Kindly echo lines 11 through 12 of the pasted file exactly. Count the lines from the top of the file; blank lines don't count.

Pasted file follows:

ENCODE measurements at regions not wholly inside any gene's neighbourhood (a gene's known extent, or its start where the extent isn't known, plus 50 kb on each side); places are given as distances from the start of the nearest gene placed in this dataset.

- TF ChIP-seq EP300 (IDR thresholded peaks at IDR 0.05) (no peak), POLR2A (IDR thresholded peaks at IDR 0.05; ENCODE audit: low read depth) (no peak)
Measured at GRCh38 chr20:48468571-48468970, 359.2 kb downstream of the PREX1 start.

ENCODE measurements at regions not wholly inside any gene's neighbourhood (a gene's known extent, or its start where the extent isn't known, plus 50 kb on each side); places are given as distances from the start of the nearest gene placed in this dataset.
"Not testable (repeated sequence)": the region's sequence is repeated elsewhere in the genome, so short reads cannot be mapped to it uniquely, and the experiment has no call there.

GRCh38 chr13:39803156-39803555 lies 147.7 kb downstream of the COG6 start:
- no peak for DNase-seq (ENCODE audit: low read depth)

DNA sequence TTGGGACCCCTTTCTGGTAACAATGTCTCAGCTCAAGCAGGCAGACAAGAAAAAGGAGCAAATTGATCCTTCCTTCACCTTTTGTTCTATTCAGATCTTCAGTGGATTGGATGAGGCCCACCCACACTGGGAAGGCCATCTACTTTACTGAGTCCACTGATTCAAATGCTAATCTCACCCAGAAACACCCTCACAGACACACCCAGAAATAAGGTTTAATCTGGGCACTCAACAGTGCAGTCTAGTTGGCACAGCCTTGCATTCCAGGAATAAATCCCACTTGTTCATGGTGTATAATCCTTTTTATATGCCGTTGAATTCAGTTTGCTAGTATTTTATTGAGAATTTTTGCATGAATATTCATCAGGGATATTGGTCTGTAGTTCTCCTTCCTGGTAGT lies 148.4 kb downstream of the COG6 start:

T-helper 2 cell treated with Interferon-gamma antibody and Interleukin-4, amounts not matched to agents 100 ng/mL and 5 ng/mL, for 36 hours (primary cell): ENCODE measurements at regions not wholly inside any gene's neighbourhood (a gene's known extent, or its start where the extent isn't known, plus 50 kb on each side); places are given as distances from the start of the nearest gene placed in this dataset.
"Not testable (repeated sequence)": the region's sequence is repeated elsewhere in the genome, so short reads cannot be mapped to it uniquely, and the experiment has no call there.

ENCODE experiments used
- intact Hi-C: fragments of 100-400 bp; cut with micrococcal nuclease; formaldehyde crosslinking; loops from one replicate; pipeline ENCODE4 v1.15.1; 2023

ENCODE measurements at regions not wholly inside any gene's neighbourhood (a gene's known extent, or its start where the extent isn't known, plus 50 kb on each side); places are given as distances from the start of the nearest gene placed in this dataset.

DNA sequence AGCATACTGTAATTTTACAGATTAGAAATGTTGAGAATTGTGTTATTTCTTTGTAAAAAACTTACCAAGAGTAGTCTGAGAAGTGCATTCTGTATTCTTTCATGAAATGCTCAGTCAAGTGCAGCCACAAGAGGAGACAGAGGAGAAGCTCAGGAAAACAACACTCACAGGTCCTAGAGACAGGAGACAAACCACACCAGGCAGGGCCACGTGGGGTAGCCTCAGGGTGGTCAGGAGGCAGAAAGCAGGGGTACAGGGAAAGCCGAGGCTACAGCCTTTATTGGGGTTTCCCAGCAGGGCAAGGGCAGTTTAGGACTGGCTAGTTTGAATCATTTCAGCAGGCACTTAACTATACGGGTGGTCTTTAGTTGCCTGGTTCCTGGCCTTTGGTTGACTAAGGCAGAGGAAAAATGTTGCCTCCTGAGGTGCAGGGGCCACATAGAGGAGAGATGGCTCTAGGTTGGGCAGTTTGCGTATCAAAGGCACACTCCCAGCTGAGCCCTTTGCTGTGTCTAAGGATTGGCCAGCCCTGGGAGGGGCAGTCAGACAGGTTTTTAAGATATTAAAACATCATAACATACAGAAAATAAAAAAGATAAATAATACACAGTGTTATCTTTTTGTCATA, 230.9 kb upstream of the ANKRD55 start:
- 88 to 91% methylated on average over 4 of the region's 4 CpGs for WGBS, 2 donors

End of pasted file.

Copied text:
ENCODE experiments used
- intact Hi-C: fragments of 100-400 bp; cut with micrococcal nuclease; formaldehyde crosslinking; loops from one replicate; pipeline ENCODE4 v1.15.1; 2023